Having worked with some excellent executive assistants over the years, I don’t mean to suggest those people are replaceable. On the other hand, not everyone is lucky enough to have a human executive assistant, but everyone has a phone. A digital executive assistant that is always with you has tremendous potential as a productivity accelerator – in our case, an accelerator for making sales and expanding deals.
In Gartner’s recently published Hype Cycle for CRM Sales Technology, 2020 (subscription required) Tact.ai is mentioned as an Example Vendor for three high business impact technologies – Voice-Driven Sales Apps, Sales Bots, and Mobile Sales Productivity. And despite putting these technologies in the category of being hyped and still needing to mature, what Gartner about voice apps for sales is this: "When effectively deployed, such implementations can improve individual productivity by offering a more accessible alternative for documenting sales activities and outcomes, thus freeing up more time for selling."
That’s exactly our goal. Salespeople tend to resent being asked to use CRM systems designed around screen after screen of data entry forms that serve the cause of management reporting, perhaps, but not sales productivity. Forms are convenient for the computer, forcing data into a structured format, but often not convenient for the user. We think software ought to be getting smart enough that it can meet the user – the person – halfway, rather than trying to make people behave like computers.
The Context-Aware Digital Assistant
I am proud of what my team has accomplished with digital assistant software but also far from satisfied.
As I mentioned, using voice as the new user interface is only part of the task of creating human-friendly software. Understanding context is the most important thing, and there is always more to do there. By focusing on the knowledge domain of domain to sales and sales management, we have made our digital assistant smart about those topics. Ultimately, we will want it to understand an even broader context of businesses, markets, and the world in which they exist.
You might expect a good executive assistant to read the news about the market you sell into and alert you if one of your customer contacts just changed jobs. A digital assistant should do the same (and ought to be able to “read” far more widely).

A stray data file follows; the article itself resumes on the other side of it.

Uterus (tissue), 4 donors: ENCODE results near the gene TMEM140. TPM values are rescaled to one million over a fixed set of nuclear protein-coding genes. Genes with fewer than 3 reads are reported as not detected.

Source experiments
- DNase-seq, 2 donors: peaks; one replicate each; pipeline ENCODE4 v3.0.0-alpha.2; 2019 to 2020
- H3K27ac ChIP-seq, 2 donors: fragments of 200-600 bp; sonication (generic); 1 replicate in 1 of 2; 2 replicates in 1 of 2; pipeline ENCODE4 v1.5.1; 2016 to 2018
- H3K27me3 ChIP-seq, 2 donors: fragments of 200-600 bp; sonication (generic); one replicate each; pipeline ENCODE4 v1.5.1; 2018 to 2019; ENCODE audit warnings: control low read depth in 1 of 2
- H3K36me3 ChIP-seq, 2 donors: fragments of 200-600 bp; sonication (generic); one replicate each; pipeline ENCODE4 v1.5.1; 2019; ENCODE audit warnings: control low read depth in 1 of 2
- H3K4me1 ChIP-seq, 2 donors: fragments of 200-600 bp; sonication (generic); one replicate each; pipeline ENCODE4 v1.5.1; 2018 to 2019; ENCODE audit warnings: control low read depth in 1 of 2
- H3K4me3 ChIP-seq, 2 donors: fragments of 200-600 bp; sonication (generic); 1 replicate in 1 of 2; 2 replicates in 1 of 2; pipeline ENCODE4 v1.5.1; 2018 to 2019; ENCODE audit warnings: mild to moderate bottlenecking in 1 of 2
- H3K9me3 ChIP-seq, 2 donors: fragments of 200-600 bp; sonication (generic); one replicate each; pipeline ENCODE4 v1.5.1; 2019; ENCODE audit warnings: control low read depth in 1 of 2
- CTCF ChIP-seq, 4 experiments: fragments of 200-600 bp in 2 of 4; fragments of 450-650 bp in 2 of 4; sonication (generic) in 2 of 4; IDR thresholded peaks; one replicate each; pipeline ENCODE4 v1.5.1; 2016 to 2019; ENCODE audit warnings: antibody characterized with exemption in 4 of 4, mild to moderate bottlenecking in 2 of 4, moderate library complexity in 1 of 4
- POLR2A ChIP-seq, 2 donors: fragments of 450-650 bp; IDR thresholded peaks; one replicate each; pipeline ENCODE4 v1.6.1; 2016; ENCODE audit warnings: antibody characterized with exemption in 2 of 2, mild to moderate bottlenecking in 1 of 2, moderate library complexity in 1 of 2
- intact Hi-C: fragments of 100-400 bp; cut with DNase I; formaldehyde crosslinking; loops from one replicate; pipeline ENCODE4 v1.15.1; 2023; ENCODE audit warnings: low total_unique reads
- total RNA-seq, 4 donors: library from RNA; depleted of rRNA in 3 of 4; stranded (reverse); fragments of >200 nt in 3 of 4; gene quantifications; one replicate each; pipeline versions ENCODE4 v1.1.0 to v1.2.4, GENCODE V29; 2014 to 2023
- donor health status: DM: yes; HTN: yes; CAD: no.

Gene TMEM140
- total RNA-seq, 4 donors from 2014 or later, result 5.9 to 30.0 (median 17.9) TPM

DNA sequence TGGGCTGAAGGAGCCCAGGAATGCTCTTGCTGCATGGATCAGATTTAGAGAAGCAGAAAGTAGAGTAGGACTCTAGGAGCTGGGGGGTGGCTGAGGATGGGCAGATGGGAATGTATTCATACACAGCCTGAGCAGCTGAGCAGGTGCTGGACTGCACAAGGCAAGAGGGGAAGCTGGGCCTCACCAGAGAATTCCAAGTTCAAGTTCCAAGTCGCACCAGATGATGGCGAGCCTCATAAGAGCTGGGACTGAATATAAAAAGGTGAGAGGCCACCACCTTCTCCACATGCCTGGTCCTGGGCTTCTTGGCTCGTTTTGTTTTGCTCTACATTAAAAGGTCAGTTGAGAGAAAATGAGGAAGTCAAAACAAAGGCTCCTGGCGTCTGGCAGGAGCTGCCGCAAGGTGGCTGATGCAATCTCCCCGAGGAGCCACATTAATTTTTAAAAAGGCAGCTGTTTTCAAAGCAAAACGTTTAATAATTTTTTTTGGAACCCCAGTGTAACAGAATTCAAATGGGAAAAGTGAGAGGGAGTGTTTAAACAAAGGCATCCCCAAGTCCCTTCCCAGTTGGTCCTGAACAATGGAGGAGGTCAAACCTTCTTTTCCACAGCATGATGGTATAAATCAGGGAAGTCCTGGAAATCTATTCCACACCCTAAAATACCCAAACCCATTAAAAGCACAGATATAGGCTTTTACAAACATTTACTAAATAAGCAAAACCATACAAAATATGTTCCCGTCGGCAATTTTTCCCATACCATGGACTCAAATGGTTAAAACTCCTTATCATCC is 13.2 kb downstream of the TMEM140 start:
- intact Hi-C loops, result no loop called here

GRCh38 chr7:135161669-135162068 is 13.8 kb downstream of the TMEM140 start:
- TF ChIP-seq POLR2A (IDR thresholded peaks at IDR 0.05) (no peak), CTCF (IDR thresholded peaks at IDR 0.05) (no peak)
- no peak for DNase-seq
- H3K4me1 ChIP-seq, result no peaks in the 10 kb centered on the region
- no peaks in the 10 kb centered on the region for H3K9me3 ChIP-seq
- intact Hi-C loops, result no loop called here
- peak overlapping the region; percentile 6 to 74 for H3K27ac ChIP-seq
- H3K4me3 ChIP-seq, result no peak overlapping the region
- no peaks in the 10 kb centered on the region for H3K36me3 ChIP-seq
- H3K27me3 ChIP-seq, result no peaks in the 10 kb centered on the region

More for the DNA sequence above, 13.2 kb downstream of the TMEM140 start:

We are only starting to explore the possibilities. Steps my team has taken in the right direction include tailoring the Tact.ai platform to industries such as pharmaceuticals which have distinct sales and marketing and regulatory requirements.
As much as possible, we want your digital executive assistant to learn your business organically, meaning that you train it much as you would onboard a human executive assistant by introducing them around the office and showing them where to find the stationery and the coffee maker. When we began working with the enterprise sales team at a major manufacturer of computing equipment, we trained their sales assistant implementation to check warranty records prior to every sales visit so the team would know to ask for a renewal if the expiration date was coming up soon.
What I said earlier about a good digital assistant understanding what you meant, as opposed to what you said, is a difficult problem computer science calls “intent extraction.” That is something we continually work to improve. When a word can mean two or three different things, we want the software to understand what is intended. One of the ways we improve on that is by keeping track of ongoing dialogs, rather than trying to understand words or sentences in isolation. That helps with examples like the one I used earlier about booking travel to Los Angeles and then asking, “What’s the weather like?” A digital assistant needs to remember the previous conversation (about booking travel) to interpret this question correctly.
To return briefly to the question about whether AI is overhyped or underhyped, I should acknowledge at least briefly the need to avoid the “when all you have is a hammer, everything looks like a nail” syndrome. AI and voice are the perfect answer for many problems, but not all. Simplicity is one of the greatest virtues in software, and software development teams should resist the urge to apply complicated solutions to simple problems. There are still times when giving the user a simple button to click or form to fill out is the simplest and best answer.
That said, I firmly believe one of the greatest challenges in computing is making software serve its human masters rather than expecting the user to kowtow to the needs of the software. That is the best use we can apply AI to – and it’s no hype.